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Housing Endowment and Regional Trust of San Mateo County for 1st Time Home Buyers

By BayArea following x   2019 Apr 23, 10:02am 438 views   17 comments   watch   nsfw   quote     share    


5% down
No PMI
Up to $908k purchase price
Max household income $190k

$908k purchase price on $190k income? 🤔

https://www.heartofsmc.org/programs/homebuyer-assistance/
1   HeadSet   ignore (1)   2019 Apr 23, 10:32am   ↑ like (0)   ↓ dislike (0)   quote   flag        

$908k purchase price on $190k income?

In the article, it says you only need $144k income to qualify:

2   Ceffer   ignore (1)   2019 Apr 23, 11:13am   ↑ like (1)   ↓ dislike (0)   quote   flag        

They'll all go to insiders or apparatchiks, or be used to parachute ghetto whompers in.
3   Blue   ignore (0)   2019 Apr 23, 11:34am   ↑ like (0)   ↓ dislike (0)   quote   flag        

The government is pupping in more resources to increase hosing demand. Great!
4   SunnyvaleCA   ignore (0)   2019 Apr 23, 12:53pm   ↑ like (0)   ↓ dislike (0)   quote   flag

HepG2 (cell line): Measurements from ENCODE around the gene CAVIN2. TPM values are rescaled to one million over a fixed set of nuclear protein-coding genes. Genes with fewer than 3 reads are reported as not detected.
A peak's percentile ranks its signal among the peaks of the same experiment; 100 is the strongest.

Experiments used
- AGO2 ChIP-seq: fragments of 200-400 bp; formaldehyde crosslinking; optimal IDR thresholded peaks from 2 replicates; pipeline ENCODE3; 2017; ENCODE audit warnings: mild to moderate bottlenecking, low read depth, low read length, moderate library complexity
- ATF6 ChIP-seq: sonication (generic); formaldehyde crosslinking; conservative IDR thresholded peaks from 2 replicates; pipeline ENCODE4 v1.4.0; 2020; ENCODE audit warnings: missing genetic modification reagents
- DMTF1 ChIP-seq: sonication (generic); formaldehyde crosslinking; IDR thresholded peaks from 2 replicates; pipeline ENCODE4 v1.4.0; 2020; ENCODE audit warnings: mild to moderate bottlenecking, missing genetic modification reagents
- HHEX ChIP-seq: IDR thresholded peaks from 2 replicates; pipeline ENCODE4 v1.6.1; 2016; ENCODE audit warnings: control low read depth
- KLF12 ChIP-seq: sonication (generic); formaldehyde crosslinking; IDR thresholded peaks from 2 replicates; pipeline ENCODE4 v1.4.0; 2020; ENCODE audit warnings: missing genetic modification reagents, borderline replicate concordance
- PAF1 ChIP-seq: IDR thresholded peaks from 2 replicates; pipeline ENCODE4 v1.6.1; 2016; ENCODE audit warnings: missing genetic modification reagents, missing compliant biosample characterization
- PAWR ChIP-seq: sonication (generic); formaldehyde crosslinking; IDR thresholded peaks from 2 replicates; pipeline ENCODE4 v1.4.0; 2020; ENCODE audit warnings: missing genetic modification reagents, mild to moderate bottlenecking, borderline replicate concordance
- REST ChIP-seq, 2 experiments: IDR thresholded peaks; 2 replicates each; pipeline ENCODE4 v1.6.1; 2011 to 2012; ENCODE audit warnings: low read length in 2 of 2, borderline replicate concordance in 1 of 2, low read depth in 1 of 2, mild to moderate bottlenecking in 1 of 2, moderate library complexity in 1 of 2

$908,000 for a single-family home in San Mateo? Good luck! Setting my Zillow filters now....

Oh what a beauty! https://www.zillow.com/homedetails/1501-Dale-Ave-San-Mateo-CA-94401/15525721_zpid/
It's 69 years old, 2/1, 820 sq ft., 4 rooms! I wonder how old the roof is? How about the asbestos and lead paint situation? Oh well.

Unfortunately, the Zestimate is now above the $908k limit. Sorry!

As far as the "needed income" to qualify, I think it's a matter of priorities and price range. For a $200k house you probably do need $66k income to qualify because you'll need $30k for all your other expenses. But $144k income on a $908k house means you'll have at least $40k for all other expenses (after tax). That can work, as long as you don't mind living "poor" for the next 30 years.
5   OccasionalCortex   ignore (3)   2019 Apr 23, 12:58pm   ↑ like (3)   ↓ dislike (0)   quote   flag        

This is insanity. Pure insanity.

Want affordable housing? I said fucking HOUSING...not 'affordable' DEBT.